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I would like to make a prediction for a (new) subject to have a certain outcome given the historical data and the model:

glm(outcome ~ age + treatment + history, family=binomial, ...) 

however in the historical data that will be fitted by the model, I have some sort of repeated measurements on some of the subjects (and I don't know if repeated measures is the appropriate term to be used here, hence using lmer etc is doubtful); example:

subject_ID    age    treatment    history    outcome
S_1           33      T_1         H_1        0
S_2           27      T_2         H_2        1
S_2           27      T_3         H_2        1
S_3           56      T_1         H_11       0
etc...

In this example subject_2 (S_2) has two rows because he had simultaneously two different treatments at the same time. could a logistic regression still be used or should cases like subject_2 be removed from the analysis?

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If all of those repetitions are exactly like you've described here for the subject S_2 (i.e., simultaneous application of treatments), I would collapse these two lines together and fill in the treatment as an additional level of the treatment, namely the interaction of treatments T_2 and T_3.

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  • $\begingroup$ I was thinking along similar lines. So there would be a new level we'll call it T_2_3 which applies as treatement for the cases having both T_2 ans T_3. So the the two rows become one row: S_2 27 T_2_3 H_2 1 $\endgroup$ – francogrex Sep 21 '12 at 8:37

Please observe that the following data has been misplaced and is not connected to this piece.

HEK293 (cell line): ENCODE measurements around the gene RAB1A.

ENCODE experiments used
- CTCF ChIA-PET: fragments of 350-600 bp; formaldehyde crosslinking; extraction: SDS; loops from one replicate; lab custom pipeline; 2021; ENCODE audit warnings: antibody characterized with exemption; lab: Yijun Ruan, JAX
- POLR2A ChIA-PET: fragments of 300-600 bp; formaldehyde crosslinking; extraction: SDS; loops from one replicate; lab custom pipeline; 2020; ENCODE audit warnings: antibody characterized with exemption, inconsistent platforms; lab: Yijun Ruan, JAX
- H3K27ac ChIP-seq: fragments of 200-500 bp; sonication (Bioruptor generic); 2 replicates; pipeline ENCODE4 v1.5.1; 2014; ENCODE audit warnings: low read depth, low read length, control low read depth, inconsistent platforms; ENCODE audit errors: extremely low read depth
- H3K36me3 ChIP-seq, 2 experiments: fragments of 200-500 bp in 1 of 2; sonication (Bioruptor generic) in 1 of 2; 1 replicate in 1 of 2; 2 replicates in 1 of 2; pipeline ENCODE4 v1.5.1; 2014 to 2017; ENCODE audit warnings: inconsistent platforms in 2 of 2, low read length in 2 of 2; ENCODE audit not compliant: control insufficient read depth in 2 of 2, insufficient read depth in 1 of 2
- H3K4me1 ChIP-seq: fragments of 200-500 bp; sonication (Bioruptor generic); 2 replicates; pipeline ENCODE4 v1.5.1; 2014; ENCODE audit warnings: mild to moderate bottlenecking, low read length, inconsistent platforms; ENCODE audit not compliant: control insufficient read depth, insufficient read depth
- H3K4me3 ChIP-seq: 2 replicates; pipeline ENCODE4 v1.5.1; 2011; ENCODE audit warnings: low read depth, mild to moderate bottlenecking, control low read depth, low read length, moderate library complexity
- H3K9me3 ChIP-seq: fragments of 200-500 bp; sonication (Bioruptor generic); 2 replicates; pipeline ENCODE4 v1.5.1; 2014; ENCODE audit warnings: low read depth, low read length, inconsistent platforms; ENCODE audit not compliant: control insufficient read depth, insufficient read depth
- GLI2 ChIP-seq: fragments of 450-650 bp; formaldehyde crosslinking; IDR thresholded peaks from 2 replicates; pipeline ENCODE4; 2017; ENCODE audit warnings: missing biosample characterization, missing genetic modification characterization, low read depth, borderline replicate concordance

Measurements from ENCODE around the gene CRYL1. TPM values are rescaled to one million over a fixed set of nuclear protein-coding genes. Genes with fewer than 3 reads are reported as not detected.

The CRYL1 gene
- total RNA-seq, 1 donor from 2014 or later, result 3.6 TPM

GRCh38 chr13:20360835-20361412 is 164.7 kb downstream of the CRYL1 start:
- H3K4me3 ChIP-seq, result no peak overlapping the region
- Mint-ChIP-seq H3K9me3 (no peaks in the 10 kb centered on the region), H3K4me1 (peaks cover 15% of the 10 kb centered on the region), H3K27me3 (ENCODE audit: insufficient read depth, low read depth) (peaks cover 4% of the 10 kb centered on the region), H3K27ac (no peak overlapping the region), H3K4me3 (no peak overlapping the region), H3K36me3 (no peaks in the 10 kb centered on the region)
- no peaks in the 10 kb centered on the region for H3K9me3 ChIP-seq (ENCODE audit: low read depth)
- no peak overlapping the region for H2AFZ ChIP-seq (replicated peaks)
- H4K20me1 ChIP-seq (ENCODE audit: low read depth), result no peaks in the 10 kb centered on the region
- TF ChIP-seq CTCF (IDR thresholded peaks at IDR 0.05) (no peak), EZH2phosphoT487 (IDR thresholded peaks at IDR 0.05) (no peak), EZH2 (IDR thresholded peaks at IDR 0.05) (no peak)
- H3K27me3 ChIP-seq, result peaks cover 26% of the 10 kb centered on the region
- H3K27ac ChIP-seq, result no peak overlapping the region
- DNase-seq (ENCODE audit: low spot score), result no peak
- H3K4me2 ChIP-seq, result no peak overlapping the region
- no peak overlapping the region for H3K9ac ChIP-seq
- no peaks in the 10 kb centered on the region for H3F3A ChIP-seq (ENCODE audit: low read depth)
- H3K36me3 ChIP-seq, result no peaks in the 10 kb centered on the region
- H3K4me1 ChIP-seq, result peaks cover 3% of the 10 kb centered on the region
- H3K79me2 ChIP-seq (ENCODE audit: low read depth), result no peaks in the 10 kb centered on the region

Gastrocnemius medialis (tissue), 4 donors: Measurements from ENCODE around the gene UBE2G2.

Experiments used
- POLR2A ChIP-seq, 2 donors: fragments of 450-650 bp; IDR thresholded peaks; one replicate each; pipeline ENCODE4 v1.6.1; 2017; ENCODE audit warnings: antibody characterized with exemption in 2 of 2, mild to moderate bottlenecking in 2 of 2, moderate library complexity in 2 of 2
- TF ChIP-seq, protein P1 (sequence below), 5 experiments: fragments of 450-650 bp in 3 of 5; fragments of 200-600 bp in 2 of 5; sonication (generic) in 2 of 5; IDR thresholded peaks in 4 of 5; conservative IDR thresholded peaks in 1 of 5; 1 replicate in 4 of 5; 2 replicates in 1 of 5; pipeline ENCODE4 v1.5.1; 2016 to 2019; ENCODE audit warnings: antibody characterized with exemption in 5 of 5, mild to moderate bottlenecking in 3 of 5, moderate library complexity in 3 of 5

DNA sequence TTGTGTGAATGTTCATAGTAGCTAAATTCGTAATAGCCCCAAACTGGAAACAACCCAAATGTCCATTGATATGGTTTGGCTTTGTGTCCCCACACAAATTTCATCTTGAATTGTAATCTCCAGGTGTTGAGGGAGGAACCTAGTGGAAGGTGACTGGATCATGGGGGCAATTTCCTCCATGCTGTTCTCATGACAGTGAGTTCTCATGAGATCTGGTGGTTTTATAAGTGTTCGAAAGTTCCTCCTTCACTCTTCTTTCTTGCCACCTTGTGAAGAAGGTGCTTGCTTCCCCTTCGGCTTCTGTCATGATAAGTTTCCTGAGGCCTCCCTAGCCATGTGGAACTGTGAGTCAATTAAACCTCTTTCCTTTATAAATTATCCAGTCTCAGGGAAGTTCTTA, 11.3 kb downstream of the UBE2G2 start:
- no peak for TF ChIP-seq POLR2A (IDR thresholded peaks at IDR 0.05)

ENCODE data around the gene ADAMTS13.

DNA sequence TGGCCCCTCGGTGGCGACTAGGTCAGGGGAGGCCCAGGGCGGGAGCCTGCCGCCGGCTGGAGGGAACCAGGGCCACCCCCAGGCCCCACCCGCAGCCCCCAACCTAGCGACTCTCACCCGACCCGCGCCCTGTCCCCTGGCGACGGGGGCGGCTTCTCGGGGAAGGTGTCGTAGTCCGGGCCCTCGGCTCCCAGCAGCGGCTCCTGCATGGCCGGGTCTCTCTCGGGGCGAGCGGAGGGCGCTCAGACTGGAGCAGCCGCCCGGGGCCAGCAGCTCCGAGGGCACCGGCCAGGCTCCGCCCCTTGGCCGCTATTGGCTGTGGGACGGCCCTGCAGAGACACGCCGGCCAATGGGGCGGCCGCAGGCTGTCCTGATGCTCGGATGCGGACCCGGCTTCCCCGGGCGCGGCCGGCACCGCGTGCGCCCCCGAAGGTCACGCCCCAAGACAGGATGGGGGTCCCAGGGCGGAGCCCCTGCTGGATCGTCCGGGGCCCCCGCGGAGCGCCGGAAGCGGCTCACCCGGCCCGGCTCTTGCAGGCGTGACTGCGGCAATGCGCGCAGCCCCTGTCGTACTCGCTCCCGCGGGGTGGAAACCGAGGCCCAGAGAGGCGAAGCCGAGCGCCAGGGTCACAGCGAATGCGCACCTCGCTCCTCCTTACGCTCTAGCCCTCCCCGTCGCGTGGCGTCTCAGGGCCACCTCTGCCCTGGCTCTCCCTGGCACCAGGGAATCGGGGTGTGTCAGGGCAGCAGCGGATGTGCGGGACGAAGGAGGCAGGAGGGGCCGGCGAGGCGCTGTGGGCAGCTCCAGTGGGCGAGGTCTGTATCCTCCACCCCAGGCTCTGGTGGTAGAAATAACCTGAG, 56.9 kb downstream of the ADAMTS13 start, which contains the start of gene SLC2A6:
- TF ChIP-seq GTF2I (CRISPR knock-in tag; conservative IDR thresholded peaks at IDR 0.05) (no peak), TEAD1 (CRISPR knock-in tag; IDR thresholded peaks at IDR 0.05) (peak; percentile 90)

• $\begingroup$ Yes, that's exactly what I meant. $\endgroup$ – StasK Sep 21 '12 at 10:56
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I doubt about your use of repeated measures, because normally people talk about repeated measures (longitudinal studies) when subjects receive measurements at different time points. For example, children are measured heights and weights when they are 2, 4, 6, 8, and 10 years old.

Since S_2 (and maybe more subjects) in your data receives simultaneous treatments while others are not, I suspect that RM may not be a proper tool to use. I think if you include interactions instead, there would be so many involved, which will further complicate the problem...

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  • $\begingroup$ indeed here there are no logitudinal data. $\endgroup$ – francogrex Sep 21 '12 at 8:40
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@StasK gives a good method. Another possibility is to have one variable called "treatment" but have values for it that include multiple treatments - e.g. if there are three possible treatments, the new variable could have levels of none, t1, t2, t3, t12, t13, t23 and t123.

I think the results ought to match with the interaction approach, but they may be easier to interpret.

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